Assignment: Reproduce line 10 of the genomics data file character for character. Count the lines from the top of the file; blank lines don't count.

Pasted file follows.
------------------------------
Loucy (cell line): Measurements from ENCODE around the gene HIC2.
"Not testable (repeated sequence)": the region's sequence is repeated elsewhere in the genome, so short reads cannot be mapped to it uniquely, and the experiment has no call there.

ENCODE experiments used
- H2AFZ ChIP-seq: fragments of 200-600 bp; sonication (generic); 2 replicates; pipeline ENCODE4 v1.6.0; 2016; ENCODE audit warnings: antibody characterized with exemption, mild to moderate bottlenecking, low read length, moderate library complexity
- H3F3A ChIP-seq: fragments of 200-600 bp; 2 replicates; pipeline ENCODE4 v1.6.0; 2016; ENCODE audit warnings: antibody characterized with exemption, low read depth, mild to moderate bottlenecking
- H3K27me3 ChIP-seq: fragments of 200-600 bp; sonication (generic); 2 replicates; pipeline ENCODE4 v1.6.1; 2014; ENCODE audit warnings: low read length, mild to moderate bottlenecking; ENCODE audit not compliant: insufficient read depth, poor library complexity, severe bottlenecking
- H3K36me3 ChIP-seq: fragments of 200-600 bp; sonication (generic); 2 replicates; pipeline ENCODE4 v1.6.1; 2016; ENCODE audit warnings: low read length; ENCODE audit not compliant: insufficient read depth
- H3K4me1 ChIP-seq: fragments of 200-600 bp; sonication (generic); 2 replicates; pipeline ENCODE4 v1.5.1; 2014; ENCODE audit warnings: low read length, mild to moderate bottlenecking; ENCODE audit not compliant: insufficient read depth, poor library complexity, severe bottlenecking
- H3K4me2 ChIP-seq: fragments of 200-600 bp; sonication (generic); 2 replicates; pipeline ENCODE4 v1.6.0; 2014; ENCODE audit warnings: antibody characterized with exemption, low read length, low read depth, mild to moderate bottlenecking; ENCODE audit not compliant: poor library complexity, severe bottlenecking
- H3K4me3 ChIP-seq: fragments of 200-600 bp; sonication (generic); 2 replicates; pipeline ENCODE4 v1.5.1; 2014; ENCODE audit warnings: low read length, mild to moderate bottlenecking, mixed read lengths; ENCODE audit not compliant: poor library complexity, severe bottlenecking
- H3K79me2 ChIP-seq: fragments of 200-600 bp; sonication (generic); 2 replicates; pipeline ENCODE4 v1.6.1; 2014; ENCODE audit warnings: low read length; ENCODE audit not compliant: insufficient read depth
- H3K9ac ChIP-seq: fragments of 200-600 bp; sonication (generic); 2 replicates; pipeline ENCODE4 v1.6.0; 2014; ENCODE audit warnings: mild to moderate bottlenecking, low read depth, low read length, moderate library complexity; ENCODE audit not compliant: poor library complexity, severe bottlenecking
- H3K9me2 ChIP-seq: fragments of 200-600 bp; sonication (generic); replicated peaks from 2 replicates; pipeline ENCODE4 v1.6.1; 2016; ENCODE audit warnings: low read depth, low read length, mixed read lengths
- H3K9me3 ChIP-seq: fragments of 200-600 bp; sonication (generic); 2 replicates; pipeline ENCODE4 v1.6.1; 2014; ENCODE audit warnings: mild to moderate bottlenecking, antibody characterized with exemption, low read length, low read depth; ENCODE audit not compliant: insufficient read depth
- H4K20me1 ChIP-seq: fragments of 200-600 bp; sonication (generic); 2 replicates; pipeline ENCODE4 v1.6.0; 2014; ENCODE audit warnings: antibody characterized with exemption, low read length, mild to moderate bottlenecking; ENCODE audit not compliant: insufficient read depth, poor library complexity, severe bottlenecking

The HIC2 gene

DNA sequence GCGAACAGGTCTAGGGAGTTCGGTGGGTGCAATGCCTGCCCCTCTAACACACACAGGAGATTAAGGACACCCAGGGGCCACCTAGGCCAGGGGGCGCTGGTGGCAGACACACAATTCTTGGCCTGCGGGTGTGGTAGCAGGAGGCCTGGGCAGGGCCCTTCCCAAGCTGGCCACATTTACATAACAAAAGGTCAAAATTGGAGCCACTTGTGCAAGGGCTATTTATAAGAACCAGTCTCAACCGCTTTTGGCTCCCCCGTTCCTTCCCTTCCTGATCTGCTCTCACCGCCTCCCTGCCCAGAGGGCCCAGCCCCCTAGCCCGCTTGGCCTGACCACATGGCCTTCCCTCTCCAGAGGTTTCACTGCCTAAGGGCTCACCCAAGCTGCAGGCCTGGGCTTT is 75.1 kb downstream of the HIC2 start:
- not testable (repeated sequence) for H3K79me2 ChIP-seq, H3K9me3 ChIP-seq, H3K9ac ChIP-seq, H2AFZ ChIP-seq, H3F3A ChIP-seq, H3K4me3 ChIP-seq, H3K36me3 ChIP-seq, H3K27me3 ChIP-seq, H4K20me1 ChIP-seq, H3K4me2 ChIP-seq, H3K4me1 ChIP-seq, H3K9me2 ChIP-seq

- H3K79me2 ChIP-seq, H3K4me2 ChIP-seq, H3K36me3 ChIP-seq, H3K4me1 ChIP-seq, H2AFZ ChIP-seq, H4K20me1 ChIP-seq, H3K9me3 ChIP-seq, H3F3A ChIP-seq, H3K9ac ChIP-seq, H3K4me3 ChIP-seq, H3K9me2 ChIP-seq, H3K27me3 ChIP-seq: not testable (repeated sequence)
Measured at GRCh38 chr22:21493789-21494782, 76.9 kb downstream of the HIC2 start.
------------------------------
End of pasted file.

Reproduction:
- H3K4me3 ChIP-seq: fragments of 200-600 bp; sonication (generic); 2 replicates; pipeline ENCODE4 v1.5.1; 2014; ENCODE audit warnings: low read length, mild to moderate bottlenecking, mixed read lengths; ENCODE audit not compliant: poor library complexity, severe bottlenecking